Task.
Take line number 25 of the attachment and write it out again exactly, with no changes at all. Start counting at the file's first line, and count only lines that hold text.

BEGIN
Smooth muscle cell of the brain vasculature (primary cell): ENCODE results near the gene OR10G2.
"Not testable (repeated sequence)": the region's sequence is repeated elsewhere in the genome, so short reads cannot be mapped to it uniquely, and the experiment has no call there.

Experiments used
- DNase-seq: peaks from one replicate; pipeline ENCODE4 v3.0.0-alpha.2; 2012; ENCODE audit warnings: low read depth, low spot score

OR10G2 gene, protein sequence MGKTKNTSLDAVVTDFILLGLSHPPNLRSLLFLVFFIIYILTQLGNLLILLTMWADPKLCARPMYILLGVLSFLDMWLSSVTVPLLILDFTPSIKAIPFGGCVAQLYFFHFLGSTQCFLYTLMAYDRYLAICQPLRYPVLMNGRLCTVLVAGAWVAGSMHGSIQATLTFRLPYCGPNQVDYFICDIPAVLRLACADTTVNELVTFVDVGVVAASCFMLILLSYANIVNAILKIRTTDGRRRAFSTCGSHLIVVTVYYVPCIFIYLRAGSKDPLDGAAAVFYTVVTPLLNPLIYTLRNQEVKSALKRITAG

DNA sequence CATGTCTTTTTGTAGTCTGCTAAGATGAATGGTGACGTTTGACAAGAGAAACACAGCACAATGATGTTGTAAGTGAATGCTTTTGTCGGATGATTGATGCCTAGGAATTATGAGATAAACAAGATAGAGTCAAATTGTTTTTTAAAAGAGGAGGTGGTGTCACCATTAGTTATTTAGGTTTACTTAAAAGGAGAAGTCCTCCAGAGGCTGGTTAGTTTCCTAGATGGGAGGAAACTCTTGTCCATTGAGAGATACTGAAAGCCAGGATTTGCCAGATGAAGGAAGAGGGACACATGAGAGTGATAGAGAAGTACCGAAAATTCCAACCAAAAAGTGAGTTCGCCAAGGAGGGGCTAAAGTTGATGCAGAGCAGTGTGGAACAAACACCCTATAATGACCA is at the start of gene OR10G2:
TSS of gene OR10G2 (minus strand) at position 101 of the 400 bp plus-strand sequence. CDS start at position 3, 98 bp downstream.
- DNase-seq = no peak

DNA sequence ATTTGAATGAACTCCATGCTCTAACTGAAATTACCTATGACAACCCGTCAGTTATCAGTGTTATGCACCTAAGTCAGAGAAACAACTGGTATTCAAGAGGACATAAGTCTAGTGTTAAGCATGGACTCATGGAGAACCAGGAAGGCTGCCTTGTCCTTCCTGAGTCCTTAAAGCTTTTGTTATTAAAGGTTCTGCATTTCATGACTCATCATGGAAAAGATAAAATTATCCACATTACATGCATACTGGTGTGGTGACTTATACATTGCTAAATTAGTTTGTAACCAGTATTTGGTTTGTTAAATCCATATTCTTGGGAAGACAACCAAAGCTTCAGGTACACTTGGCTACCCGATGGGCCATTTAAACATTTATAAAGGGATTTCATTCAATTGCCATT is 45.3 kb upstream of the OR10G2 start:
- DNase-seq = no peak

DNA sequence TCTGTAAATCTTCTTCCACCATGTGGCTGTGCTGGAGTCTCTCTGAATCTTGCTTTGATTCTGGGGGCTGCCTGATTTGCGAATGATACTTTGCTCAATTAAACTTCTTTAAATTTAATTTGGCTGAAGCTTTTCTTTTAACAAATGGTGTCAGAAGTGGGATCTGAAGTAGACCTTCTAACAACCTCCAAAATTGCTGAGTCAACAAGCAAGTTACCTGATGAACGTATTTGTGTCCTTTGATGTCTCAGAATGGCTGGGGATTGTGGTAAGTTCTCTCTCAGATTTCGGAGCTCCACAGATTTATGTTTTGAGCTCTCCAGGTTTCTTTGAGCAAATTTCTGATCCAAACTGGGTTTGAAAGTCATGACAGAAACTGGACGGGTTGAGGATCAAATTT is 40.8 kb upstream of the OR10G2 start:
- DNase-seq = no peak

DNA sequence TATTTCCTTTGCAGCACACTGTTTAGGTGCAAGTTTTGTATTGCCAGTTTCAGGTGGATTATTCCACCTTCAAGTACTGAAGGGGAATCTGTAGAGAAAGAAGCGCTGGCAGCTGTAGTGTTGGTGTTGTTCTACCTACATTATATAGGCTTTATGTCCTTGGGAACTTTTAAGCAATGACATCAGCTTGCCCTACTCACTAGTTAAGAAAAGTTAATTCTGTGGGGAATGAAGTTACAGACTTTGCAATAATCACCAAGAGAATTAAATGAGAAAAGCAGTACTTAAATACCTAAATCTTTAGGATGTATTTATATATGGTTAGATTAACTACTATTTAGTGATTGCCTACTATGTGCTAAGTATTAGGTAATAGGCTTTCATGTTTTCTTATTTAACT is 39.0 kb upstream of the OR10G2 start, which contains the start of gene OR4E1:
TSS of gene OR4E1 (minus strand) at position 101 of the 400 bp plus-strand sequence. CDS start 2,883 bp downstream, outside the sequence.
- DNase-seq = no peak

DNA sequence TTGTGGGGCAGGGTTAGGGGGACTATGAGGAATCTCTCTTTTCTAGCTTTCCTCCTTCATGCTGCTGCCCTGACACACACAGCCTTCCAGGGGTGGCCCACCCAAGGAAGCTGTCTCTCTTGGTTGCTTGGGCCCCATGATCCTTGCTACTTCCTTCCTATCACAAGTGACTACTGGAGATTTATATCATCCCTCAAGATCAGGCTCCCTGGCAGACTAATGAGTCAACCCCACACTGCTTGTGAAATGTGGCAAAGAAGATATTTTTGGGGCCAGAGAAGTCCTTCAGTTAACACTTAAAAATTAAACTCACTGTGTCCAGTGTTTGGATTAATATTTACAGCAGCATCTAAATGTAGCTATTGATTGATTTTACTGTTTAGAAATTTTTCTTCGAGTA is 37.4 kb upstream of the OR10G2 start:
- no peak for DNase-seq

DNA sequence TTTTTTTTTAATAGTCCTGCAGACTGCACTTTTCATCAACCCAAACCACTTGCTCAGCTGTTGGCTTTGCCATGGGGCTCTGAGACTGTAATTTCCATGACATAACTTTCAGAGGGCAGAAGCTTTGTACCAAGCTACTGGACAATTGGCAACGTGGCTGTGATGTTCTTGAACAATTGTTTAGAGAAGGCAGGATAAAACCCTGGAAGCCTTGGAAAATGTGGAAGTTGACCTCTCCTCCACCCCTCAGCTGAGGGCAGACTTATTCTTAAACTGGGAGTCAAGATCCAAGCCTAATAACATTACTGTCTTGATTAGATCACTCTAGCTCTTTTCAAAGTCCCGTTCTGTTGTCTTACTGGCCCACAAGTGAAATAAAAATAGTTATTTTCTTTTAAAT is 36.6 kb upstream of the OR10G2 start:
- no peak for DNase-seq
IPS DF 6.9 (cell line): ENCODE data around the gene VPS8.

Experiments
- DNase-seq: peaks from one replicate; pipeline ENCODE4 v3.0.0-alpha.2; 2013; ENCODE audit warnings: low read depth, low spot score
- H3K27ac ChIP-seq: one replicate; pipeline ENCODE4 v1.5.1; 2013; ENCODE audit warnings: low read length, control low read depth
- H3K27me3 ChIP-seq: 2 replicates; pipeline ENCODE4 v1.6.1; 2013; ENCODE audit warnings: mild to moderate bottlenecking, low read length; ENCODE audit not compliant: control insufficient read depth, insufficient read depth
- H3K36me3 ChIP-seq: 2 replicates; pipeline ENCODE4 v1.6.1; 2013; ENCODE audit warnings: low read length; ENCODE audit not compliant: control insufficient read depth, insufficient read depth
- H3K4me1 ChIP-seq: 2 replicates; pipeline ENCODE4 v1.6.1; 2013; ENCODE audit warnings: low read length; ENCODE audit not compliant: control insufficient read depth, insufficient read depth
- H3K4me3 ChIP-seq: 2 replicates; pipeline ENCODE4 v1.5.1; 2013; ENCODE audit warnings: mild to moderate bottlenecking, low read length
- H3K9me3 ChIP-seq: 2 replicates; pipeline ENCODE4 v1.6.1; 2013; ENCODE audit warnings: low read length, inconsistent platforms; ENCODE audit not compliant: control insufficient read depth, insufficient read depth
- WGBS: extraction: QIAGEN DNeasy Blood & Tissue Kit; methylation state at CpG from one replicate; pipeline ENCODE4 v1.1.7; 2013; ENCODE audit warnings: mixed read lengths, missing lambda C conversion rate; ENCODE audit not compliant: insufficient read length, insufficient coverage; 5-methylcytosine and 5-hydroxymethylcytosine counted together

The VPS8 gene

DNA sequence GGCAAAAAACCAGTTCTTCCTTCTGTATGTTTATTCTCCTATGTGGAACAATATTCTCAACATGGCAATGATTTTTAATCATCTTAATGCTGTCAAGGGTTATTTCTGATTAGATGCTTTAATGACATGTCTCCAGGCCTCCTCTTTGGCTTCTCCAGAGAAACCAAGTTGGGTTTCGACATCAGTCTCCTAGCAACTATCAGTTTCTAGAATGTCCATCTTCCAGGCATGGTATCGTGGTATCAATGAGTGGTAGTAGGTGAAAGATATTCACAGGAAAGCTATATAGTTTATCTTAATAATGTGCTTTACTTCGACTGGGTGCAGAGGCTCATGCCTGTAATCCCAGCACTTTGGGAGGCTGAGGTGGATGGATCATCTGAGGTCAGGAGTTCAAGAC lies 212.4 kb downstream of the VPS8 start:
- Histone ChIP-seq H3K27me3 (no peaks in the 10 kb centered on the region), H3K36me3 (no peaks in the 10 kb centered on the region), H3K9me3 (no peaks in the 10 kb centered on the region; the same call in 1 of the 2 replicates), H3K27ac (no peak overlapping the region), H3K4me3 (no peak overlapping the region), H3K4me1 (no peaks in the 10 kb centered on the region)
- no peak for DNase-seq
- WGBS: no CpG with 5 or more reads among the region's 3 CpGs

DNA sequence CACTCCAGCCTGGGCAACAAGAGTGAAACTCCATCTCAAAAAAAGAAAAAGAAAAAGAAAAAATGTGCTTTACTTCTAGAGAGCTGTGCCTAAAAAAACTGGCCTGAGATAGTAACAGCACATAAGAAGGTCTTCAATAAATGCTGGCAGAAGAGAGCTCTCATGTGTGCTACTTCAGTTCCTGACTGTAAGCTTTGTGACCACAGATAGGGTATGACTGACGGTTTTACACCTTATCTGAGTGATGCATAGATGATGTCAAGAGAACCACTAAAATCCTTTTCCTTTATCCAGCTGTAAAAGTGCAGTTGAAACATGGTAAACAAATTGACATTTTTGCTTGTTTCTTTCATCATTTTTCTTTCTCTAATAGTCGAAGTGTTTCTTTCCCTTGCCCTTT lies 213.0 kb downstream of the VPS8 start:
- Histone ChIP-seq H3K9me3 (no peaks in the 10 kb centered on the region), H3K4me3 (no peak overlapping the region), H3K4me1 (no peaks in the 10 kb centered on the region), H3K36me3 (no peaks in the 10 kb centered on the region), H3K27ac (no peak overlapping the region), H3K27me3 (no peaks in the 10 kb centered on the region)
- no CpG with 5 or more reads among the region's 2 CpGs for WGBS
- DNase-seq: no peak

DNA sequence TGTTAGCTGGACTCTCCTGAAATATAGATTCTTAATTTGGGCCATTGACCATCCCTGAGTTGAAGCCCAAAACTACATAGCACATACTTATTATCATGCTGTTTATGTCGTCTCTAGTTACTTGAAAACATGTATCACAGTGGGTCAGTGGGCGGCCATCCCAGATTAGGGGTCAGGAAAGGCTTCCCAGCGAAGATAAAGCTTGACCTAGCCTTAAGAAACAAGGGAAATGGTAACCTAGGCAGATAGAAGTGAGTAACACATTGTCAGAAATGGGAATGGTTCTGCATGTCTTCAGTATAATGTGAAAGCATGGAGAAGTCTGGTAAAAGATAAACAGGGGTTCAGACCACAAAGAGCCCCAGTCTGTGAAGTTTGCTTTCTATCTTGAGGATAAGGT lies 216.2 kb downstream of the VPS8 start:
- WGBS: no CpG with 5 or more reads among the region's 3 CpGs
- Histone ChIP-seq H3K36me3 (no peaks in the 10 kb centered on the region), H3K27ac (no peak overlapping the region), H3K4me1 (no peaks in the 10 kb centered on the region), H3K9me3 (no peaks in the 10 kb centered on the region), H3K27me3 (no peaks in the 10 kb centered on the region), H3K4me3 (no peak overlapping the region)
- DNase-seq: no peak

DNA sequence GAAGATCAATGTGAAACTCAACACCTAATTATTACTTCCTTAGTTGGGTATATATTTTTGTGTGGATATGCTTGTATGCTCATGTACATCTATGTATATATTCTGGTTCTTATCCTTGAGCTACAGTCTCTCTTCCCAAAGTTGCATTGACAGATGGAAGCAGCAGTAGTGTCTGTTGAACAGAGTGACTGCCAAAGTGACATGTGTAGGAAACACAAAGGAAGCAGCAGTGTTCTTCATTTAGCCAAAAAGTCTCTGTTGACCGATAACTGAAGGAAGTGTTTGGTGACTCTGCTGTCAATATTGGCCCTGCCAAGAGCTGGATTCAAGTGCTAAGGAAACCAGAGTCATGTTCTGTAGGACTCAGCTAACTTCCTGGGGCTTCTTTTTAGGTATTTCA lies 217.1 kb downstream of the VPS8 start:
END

- H3K36me3 ChIP-seq: 2 replicates; pipeline ENCODE4 v1.6.1; 2013; ENCODE audit warnings: low read length; ENCODE audit not compliant: control insufficient read depth, insufficient read depth